The Prime Minister is praising "engaged students" who are "thinking critically" amid complaints of teachers tearing down Black Lives Matter posters in schools.
A formal complaint has been lodged with the board at Auckland's Marist College after students complained of not being able to express support for African-American man George Floyd who died after a violent arrest.
Jacinda Ardern said on Wednesday the removal of posters is ultimately a matter for schools, but said students should be encouraged to engage with the world around them on both domestic and international issues.
"I'd say that in New Zealand we'd want our young people to be engaged in the issues that are around them, including whether it's domestically or internationally. Engaged citizens, that's good for New Zealand," Ardern said.
"I think we're all better off when we have young people who are engaged in the world around them and are thinking critically about the world around them."
Auckland mum Ani Cherrington told Morning Report she was furious her daughter Nia and other students got in trouble for putting up Black Lives Matter posters without the school's permission.
"We've had a lot of problems with our teachers being racist towards students and trying to force their views on them. But I think we're just trying to address the systematic and casual racism that's so present within our school and what a lot of our girls have had to deal with for years really."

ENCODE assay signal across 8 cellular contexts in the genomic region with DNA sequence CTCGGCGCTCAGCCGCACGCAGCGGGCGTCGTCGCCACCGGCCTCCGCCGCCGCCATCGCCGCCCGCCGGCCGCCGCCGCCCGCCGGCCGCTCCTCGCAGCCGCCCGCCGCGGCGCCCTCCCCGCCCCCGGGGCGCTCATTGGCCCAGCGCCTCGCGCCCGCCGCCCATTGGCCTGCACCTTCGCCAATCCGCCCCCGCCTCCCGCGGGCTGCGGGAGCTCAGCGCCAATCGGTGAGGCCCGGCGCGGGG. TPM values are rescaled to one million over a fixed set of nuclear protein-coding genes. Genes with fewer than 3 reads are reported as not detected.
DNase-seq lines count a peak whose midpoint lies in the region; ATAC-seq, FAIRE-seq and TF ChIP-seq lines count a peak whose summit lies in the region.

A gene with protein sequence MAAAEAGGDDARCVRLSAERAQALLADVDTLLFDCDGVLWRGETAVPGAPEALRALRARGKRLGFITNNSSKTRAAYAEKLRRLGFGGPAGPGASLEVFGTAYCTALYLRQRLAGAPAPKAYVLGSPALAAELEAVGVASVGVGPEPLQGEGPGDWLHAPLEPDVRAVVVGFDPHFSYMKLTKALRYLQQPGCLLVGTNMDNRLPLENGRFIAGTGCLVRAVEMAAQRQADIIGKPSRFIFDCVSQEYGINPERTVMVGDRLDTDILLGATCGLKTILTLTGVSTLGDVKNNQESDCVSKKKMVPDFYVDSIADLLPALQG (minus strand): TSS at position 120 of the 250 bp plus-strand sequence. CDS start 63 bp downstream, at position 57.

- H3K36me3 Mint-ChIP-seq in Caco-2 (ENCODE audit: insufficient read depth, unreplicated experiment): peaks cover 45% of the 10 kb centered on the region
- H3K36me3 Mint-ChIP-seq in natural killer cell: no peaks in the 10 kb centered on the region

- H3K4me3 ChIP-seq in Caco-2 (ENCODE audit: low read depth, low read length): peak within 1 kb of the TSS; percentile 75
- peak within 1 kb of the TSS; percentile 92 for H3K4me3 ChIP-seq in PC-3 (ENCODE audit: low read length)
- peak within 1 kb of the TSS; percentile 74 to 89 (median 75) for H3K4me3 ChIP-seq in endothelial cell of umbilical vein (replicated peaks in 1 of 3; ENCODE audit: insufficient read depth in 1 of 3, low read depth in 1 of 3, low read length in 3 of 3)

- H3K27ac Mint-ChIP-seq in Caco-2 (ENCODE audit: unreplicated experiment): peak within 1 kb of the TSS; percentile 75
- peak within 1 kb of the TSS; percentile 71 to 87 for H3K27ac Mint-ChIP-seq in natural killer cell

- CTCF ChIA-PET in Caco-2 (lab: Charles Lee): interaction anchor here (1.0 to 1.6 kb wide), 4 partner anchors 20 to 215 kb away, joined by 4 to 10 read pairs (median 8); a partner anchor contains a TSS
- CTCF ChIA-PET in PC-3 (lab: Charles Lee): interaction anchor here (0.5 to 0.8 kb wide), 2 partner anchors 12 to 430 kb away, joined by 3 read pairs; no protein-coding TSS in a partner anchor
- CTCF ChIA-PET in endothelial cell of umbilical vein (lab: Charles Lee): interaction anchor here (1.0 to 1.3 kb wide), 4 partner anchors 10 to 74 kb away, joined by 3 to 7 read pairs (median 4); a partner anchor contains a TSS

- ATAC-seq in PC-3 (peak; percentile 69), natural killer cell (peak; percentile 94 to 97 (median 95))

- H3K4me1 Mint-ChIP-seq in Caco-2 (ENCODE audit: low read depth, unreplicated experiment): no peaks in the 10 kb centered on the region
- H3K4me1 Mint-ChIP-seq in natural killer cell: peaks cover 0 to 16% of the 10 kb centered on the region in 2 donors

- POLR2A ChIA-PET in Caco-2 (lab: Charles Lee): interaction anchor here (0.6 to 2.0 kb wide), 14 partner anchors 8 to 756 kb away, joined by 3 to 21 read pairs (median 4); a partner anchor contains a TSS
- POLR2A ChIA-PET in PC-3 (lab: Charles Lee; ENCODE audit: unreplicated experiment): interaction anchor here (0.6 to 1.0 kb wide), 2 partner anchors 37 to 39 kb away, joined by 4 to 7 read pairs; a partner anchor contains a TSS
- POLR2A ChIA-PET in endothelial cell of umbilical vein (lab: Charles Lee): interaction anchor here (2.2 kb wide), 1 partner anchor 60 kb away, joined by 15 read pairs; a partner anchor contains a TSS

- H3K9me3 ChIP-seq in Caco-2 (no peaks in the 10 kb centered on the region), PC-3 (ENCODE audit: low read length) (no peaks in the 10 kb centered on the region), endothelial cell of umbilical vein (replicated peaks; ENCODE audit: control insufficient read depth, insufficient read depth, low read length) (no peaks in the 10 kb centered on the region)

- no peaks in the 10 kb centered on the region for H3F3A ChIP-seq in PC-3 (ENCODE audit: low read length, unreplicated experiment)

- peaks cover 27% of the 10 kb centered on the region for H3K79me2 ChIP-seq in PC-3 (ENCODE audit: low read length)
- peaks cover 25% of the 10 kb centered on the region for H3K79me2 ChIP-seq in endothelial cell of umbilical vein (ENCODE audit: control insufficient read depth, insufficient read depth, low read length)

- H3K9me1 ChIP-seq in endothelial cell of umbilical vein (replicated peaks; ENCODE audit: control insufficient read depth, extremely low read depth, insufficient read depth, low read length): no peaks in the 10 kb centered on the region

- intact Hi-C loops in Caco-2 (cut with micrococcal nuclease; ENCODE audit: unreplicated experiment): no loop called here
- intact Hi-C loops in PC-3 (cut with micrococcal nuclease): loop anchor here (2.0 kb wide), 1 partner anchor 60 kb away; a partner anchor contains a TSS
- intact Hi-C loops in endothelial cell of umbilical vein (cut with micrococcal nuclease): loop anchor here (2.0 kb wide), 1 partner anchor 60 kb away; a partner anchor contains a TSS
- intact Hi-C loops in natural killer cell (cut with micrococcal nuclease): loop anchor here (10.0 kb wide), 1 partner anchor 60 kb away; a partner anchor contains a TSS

She said teachers have told students that "all lives matter".
Marist College said in a statement it was aware of the concern students have raised about racism and said it is taking the allegations against teachers seriously.
"Marist College is aware of the concern of our young people have about racism in our society and in the world. We stand with them in sharing the rejection of actions and attitudes that are racist and violent.
"We are working with our student leaders to help them share this message with our community, while also recognising that we are governed by policies and procedures."
The school board and senior management are reviewing the issued raised, the statement said.
"As always, the wellbeing of our students is our priority and this will be at the forefront of any decisions we make within the guidelines of our policies and Catholic education."
Floyd's death in Minneapolis sparked a wave of anti-racism protests across the globe, after footage showed him begging for mercy as a white police officer knelt on his neck. The officer has since been charged with murder.
Thousands marched in New Zealand in solidarity with Floyd, despite the COVID-19 alert level 2 rules at the time only allowing gatherings of up to 100 people.
The Prime Minister said she could not support the protest because of the rule-breaking, but she condemned the way Floyd died, describing it as "horrifying".
"Something that I believe is one of our strengths is our ability to openly discuss where we are in terms of our fight against racism and intolerance, issues of unconscious bias," Ardern told The AM Show at the time.
Marist College became one of New Zealand's significant clusters of COVID-19, from which 96 cases could be traced back to. It was the second-biggest cluster behind a wedding in Bluff that sparked 98 cases.